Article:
I think change in an organization is healthy, and that’s important because Extension has evolved over the decades. Change for us is influenced by many factors including federal and state budgets, administrative priorities, specialist research interests, county funding, and local needs including the environment and the economy. Families, farms, businesses, and communities each have their own set of change influences, and I hope as Extension educators—and Extension as an organization—that we have been and will continue to be models for navigating change.
Other changes over the years include having fewer staff in some counties around the state and more in others; working toward stronger focus in our positions rather than being generalists; reaching participants in multiple ways rather than primarily in person.
There have been some more tangible changes too – technology has evolved a lot! From electric typewriters to word processors to computers and the internet; from ETN to WisLine to Zoom; from mimeograph machines to color copiers; handwritten letters and articles turned over to our secretaries to very efficient and tech-savvy support staff.
What has stayed the same?
The foundation of Extension remains the same over time: we improve people’s lives with research-based knowledge to strengthen the social, economic, and environmental well-being of families, communities, and agriculture. In our state, it’s the Wisconsin Idea.
Tell me about a meaningful memory or impact you’ve made working at Extension.
I am so proud of the program participants I’ve had, and I love hearing about their successes when our paths cross in the community: paying off a car loan, buying a house, building confidence as a caregiver, leading a coalition, or communicating with a family member about end-of-life plans. On a broader scale, I’m excited about our Healthy Aging in Rural Towns (HeART) Coalition and what we’ve accomplished to benefit older adults and their families in recent years.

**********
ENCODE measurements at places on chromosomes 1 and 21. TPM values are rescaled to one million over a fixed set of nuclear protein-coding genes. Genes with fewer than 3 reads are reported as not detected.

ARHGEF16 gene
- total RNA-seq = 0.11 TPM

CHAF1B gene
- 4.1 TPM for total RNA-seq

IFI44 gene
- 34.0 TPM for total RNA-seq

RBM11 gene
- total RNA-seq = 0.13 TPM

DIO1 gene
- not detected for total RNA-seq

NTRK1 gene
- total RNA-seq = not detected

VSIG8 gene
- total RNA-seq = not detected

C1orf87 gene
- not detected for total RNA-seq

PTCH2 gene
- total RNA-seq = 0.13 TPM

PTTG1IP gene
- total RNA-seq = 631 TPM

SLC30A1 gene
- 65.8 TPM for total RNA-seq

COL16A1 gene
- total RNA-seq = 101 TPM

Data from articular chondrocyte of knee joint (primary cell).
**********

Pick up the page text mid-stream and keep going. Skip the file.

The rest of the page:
What words of wisdom do you have to share with fellow Extension educators or other staff?
Education is what we do. Whether we are doing direct or indirect teaching, supporting educators, creating content, managing staff and/or budgets, leading or supervising, ultimately, we are working together to improve people’s lives wherever they live or work.
People matter – those we work for, those we work with, and those who value our work.
I have had an amazing career at Extension, and I will remember the good times fondly. Of course, there have been challenges along the way, both personally and professionally. Challenges help build character and strength.
What are your plans for retirement?
I am very much looking forward to spending time around our house and yard, with the herd and flock at our farm, and on several unfinished quilting projects in my sewing room. My husband, Gene, and I have parents in Dodgeville and in Westby who are looking forward to having more of my attention. And we’ll be making time for trips to North Carolina where our son Haakon will be working after finishing his master’s degree at Duke University.